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Autori: Vasiliy Znamenskiy, Ioan Marginean, Akos Vertes
Editorial: Journal of Physical Chemistry A, 107, p.7406-7412, 2003.
The behavior of electrified droplets in an atmospheric environment and the mechanism of ion formation in electrospray ionization are the subject of continuing debate. Experimental evidence to decide between the various models of ion formation (e.g., ion evaporation, Coulomb explosion, and charge residue model) is not readily available and is especially scarce for nanometer-sized droplets. Even the morphology, the structure, and the dynamics of aqueous nanodroplets containing ionic solutes are poorly understood. Classical molecular dynamics simulations were used to explore the effect of ions on the shape and structure of these droplets. We also followed the gas-phase formation of hydronium and glycine homologue ions from the disintegrating nanodroplets. Droplets up to 6.5 nm in diameter were studied using potentials for the peptides and water that accounted for their internal degrees of freedom. Validity testing of the model indicated good agreement between the calculated radial distribution functions for water and corresponding neutron diffraction data. The self-diffusion coefficients and the enthalpy of evaporation derived from the model also gave good agreement with the experimental values. Our results showed that the ions were distributed in concentric layers within the droplet. This is a departure from the expectation that ions inside the droplet follow a monotonic radial distribution close to the surface because of the Coulomb repulsion and/or hydrophobic forces. Due to the presence of ions in the droplet, both overall shape deformations and enhanced surface fluctuations were observed. Charge reduction at the Rayleigh limit proceeded through the formation of transient surface protrusions. For droplets containing ions, amplitude protrusions higher than in the case of pure water droplets developed. These protrusions served as the intermediate stage preceding ion ejection. The evaporated ions detached from the droplet with a solvation shell of approximately 10 water molecules per ion. Our data were coherent with the solvated ion evaporation model for droplets close to the Rayleigh limit. To the best of our knowledge, these are the first molecular dynamics calculations on realistic charged nanodroplets to give insight into their structure and fission dynamics.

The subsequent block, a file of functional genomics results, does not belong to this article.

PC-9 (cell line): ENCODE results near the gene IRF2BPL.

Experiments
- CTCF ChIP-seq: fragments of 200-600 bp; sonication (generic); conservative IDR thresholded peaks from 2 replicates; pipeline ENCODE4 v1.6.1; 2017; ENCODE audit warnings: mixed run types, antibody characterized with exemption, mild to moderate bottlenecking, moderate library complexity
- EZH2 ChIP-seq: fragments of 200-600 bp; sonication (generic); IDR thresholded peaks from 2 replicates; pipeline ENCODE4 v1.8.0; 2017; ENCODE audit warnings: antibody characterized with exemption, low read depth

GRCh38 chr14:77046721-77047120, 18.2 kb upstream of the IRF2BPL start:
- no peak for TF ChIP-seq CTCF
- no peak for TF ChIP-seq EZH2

Cuvinte cheie: solvated ion evaporation, charged nanodroplets, electrospray, molecular dynamics